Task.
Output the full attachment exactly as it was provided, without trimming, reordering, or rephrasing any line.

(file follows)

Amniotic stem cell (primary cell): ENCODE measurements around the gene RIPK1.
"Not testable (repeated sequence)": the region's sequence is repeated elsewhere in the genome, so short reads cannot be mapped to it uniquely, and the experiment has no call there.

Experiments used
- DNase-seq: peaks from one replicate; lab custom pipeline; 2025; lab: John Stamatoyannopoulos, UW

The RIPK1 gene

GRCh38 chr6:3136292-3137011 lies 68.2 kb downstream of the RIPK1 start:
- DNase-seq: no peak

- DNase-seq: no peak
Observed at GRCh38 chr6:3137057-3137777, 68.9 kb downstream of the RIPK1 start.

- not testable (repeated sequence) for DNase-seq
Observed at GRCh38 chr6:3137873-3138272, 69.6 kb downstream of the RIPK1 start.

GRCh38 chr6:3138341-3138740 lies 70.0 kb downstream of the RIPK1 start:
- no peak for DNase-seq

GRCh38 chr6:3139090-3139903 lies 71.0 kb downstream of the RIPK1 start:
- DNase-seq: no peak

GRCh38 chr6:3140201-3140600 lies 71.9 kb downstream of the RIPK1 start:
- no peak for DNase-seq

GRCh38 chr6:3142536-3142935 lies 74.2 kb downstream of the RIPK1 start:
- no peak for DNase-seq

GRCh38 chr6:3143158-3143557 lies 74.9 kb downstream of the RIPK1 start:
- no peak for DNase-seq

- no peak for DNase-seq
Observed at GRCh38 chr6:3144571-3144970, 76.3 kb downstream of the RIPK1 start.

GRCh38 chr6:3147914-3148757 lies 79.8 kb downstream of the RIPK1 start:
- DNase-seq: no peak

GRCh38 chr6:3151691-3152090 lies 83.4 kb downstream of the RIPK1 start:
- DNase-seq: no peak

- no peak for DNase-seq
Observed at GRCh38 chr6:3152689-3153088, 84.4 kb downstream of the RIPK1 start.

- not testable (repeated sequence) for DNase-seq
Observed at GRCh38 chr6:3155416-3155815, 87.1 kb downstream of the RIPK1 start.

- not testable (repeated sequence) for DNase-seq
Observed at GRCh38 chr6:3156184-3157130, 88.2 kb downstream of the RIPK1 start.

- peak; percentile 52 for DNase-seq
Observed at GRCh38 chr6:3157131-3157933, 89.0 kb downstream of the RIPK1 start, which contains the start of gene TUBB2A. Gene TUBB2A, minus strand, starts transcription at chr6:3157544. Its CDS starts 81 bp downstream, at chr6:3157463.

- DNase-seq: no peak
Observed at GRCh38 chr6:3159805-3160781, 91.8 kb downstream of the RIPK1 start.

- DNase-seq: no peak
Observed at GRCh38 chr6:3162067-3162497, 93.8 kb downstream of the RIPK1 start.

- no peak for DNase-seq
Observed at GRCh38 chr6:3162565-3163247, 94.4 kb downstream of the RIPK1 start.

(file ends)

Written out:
Amniotic stem cell (primary cell): ENCODE measurements around the gene RIPK1.
"Not testable (repeated sequence)": the region's sequence is repeated elsewhere in the genome, so short reads cannot be mapped to it uniquely, and the experiment has no call there.

Experiments used
- DNase-seq: peaks from one replicate; lab custom pipeline; 2025; lab: John Stamatoyannopoulos, UW

The RIPK1 gene

GRCh38 chr6:3136292-3137011 lies 68.2 kb downstream of the RIPK1 start:
- DNase-seq: no peak

- DNase-seq: no peak
Observed at GRCh38 chr6:3137057-3137777, 68.9 kb downstream of the RIPK1 start.

- not testable (repeated sequence) for DNase-seq
Observed at GRCh38 chr6:3137873-3138272, 69.6 kb downstream of the RIPK1 start.

GRCh38 chr6:3138341-3138740 lies 70.0 kb downstream of the RIPK1 start:
- no peak for DNase-seq

GRCh38 chr6:3139090-3139903 lies 71.0 kb downstream of the RIPK1 start:
- DNase-seq: no peak

GRCh38 chr6:3140201-3140600 lies 71.9 kb downstream of the RIPK1 start:
- no peak for DNase-seq

GRCh38 chr6:3142536-3142935 lies 74.2 kb downstream of the RIPK1 start:
- no peak for DNase-seq

GRCh38 chr6:3143158-3143557 lies 74.9 kb downstream of the RIPK1 start:
- no peak for DNase-seq

- no peak for DNase-seq
Observed at GRCh38 chr6:3144571-3144970, 76.3 kb downstream of the RIPK1 start.

GRCh38 chr6:3147914-3148757 lies 79.8 kb downstream of the RIPK1 start:
- DNase-seq: no peak

GRCh38 chr6:3151691-3152090 lies 83.4 kb downstream of the RIPK1 start:
- DNase-seq: no peak

- no peak for DNase-seq
Observed at GRCh38 chr6:3152689-3153088, 84.4 kb downstream of the RIPK1 start.

- not testable (repeated sequence) for DNase-seq
Observed at GRCh38 chr6:3155416-3155815, 87.1 kb downstream of the RIPK1 start.

- not testable (repeated sequence) for DNase-seq
Observed at GRCh38 chr6:3156184-3157130, 88.2 kb downstream of the RIPK1 start.

- peak; percentile 52 for DNase-seq
Observed at GRCh38 chr6:3157131-3157933, 89.0 kb downstream of the RIPK1 start, which contains the start of gene TUBB2A. Gene TUBB2A, minus strand, starts transcription at chr6:3157544. Its CDS starts 81 bp downstream, at chr6:3157463.

- DNase-seq: no peak
Observed at GRCh38 chr6:3159805-3160781, 91.8 kb downstream of the RIPK1 start.

- DNase-seq: no peak
Observed at GRCh38 chr6:3162067-3162497, 93.8 kb downstream of the RIPK1 start.

- no peak for DNase-seq
Observed at GRCh38 chr6:3162565-3163247, 94.4 kb downstream of the RIPK1 start.